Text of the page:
Two basic issues are presented: (1) whether the shippers were obligated to give special notice to the carrier that the corn contained a high moisture content when shipped, and (2) whether the shippers-consignees wrongfully rejected the corn. Fraser-Smith paid the sight drafts and the evidence showed that it considered the money advanced on the drafts (less than the total contract price) to be in the form of a loan. Both grain companies acknowledged this indebtedness to Fraser-Smith.1


The district court sitting as a trier of fact found that the corn 'did not contain an inherent vice of a magnitude greater than that ordinarily possessed by a substantial number of shipments of corn at that time of year and the carrier as well as the shipper knew or should have known the possible moisture content of said shipment.' There exists sufficient evidence to support this conclusion. Once it was proven that the corn was in a damaged condition upon its arrival in Davenport, the railroad had the burden of proving that the damage was caused by the inherent nature of the goods rather than its own admitted delay of transit. See Missouri Pac. R.R. v. Elmore & Stahl,377 U.S. 134, 138, 84 S.Ct. 1142, 12 L.Ed.2d 194 (1964). It is well settled that a carrier is not responsible for damage to a shipment caused solely by the operation of natural laws upon it. Trautmann Bros. Co. v. Missouri Pac. R.R., 312 F.2d 102 (5 Cir. 1962); Austin v. Seaboard Air Line R.R., 188 F.2d 239 (5 Cir. 1951); Scott County Milling Co. v. Thompson, 255 S.W.2d 121 (Mo.App.1953). Where the peculiar nature of the shipment has an inherent vice which the carrier cannot be held to normally anticipate or foresee, the rule is fundamental that the carrier cannot be liable for any damage which may have ensued peculiar to that vice. Illustrative is the case of Gardner v. Mid-Continent Grain Co., 168 F.2d 819 (8 Cir. 1948). This court held that soybeans being unnaturally damp from water used to extinguish a fire in a warehouse where they had been stored was a fact requiring special notice and knowledge to the carrier before liability could be imposed upon it for spoilage. The rule of Gardner is similar to the law requiring notice to predicate liability for special damages growing out of a breach of contract. Cf. Meyer v. Thompson, 284 S.W.2d 384 (Tex.Civ.App.1955); Czarnikow-Rionda Co. v. Federal Sugar Refining Co., 255 N.Y. 33, 173 N.E. 913, 88 A.L.R. 1426 (1930).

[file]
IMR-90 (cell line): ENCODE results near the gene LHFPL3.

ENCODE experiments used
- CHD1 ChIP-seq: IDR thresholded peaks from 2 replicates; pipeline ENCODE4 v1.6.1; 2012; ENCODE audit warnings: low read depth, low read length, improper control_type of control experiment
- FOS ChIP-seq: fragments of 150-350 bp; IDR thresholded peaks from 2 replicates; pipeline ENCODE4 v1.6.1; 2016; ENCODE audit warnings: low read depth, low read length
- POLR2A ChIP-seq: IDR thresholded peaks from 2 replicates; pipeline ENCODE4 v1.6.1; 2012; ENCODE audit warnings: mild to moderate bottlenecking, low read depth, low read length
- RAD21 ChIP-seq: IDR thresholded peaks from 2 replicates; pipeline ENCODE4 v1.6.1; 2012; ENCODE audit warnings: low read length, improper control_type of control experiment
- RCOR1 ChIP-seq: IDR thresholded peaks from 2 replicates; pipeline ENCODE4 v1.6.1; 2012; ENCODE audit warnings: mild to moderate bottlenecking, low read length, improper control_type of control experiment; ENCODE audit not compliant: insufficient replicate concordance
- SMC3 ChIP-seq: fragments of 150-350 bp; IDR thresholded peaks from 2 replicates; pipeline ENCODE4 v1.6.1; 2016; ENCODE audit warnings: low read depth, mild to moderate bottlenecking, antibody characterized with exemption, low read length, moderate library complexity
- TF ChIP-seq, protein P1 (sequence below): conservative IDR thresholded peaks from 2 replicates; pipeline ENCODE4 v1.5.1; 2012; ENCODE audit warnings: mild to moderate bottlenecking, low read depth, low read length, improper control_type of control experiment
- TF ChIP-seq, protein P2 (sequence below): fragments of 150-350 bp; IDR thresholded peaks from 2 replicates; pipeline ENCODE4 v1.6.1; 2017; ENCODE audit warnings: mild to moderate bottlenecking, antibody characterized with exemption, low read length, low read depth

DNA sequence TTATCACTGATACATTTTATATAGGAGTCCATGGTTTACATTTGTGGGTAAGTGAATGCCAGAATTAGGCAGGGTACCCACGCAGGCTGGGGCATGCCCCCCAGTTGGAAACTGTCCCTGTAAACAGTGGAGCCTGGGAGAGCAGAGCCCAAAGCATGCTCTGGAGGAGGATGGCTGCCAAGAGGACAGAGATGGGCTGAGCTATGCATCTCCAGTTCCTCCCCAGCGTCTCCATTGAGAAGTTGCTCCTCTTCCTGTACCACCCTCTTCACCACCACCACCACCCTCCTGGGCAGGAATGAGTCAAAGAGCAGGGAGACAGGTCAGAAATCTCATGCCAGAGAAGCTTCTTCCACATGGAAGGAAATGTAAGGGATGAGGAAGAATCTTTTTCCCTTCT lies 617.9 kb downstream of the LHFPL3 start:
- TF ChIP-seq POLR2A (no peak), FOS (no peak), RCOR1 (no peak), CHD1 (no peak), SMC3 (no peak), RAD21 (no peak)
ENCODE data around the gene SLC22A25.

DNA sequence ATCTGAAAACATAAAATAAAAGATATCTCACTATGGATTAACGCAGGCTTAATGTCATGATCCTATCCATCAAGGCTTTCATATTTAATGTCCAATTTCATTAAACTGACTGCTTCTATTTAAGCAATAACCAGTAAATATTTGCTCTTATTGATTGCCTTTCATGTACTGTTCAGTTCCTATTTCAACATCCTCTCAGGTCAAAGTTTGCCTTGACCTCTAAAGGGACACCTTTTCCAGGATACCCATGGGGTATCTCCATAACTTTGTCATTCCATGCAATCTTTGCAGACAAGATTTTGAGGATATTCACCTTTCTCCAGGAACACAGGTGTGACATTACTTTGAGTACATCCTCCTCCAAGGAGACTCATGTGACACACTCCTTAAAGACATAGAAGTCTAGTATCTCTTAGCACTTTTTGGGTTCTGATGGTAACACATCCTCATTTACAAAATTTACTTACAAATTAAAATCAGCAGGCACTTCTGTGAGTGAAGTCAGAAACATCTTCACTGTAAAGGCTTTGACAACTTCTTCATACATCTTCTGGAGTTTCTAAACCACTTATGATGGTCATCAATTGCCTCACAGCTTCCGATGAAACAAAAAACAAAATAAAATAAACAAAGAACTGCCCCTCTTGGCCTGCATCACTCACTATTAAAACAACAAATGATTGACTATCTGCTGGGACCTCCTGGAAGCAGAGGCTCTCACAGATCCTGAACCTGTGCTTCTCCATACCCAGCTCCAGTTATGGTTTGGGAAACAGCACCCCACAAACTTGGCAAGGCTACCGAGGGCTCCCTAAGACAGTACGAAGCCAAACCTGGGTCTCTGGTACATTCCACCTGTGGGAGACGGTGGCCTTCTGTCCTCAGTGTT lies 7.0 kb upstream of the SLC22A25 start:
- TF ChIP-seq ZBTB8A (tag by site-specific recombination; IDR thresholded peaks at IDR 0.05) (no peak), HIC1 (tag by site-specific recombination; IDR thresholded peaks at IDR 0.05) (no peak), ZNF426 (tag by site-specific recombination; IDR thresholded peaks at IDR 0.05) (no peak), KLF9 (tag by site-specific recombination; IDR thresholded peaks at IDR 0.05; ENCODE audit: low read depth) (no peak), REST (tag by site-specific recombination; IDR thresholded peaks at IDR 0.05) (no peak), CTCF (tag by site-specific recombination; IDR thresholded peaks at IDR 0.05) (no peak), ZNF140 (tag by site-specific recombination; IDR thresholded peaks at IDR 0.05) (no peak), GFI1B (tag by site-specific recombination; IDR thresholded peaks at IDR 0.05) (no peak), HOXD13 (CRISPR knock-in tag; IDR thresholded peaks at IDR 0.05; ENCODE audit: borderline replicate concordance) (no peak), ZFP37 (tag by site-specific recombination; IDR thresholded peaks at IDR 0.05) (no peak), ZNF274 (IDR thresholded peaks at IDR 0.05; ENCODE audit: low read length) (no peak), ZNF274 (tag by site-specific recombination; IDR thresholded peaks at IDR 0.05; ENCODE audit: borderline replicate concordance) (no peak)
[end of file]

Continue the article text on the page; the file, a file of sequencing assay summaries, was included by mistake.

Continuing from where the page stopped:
The facts here establish, however, that the corn shipped was no different than many other similar shipments of wet corn in the fall of the year. The railroad agents were fully aware that corn shipped at this period of time contained a higher percentage of moisture than usual but had not specifically inquired concerning it and did nothing about it. See Missouri Pac. R.R. v. Elmore & Stahl, supra, 377 U.S. at 143-144, 84 S.Ct. 1142. The evidence supports the finding that the damage to the shipment, upon its late arrival in Davenport, although caused by the operation of natural laws upon it, would not have occurred if the carrier had not negligently delayed its shipment. Here the decay of the grain was not a 'cause'; it was an 'effect.'2